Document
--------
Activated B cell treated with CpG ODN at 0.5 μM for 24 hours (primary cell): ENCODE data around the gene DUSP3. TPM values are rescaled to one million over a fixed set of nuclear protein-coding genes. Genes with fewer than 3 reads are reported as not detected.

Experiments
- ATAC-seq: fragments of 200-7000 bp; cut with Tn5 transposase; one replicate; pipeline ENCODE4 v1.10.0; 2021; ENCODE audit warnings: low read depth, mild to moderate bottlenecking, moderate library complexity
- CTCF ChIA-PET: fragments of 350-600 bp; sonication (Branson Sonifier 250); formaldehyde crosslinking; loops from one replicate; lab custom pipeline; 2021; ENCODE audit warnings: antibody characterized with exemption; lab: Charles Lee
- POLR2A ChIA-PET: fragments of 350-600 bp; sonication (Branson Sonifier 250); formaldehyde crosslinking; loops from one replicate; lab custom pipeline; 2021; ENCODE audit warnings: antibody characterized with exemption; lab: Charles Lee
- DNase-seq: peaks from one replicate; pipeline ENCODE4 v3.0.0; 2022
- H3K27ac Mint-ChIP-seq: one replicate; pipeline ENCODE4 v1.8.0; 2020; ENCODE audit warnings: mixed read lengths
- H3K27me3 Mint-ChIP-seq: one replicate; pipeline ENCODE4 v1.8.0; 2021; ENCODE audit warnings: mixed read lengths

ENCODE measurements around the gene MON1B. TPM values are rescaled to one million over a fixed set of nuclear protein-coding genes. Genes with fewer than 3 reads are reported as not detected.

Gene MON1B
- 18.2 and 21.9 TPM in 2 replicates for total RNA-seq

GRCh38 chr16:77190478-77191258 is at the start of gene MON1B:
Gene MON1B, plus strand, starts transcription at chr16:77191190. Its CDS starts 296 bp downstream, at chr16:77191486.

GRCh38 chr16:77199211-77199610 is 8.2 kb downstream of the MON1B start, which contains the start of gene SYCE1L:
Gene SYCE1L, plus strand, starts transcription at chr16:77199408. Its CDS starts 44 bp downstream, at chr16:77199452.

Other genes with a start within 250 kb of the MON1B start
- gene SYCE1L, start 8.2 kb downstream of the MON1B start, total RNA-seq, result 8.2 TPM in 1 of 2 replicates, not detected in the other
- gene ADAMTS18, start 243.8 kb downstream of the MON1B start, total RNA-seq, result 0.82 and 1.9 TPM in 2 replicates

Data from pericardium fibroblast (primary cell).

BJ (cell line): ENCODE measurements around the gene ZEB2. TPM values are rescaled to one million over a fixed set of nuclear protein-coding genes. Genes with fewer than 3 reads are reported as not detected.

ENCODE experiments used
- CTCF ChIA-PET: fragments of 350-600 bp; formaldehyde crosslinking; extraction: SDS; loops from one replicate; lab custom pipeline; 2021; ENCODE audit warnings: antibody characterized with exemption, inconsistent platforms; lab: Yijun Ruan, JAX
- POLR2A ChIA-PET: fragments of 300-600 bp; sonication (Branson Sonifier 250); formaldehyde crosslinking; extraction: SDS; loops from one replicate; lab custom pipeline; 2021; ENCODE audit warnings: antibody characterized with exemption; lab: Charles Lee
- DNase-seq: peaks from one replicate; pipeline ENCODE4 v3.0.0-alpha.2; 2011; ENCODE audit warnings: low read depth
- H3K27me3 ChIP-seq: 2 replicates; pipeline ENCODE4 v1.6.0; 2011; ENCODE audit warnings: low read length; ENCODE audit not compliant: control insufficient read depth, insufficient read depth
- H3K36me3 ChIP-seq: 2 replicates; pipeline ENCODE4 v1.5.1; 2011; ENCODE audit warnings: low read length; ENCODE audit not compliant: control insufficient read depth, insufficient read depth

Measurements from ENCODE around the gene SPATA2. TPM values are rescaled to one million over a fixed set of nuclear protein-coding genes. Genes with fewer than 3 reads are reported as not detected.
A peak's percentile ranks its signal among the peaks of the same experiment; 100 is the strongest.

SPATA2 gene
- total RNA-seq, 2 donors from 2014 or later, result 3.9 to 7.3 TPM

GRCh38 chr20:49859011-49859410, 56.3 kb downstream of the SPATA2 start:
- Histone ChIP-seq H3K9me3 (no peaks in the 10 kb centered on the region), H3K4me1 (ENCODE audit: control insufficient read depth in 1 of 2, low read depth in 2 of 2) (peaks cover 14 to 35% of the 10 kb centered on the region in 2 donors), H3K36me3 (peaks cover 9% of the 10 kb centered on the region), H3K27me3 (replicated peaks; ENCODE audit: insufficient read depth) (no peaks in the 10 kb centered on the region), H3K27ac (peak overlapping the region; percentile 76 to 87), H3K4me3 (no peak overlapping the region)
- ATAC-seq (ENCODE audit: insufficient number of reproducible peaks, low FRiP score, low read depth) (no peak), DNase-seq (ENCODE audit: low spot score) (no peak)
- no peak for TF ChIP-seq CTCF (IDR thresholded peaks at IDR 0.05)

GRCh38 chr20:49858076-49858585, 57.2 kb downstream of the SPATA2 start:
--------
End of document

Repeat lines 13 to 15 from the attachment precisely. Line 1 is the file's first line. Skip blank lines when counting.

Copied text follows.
Gene MON1B, plus strand, starts transcription at chr16:77191190. Its CDS starts 296 bp downstream, at chr16:77191486.

GRCh38 chr16:77199211-77199610 is 8.2 kb downstream of the MON1B start, which contains the start of gene SYCE1L:
Gene SYCE1L, plus strand, starts transcription at chr16:77199408. Its CDS starts 44 bp downstream, at chr16:77199452.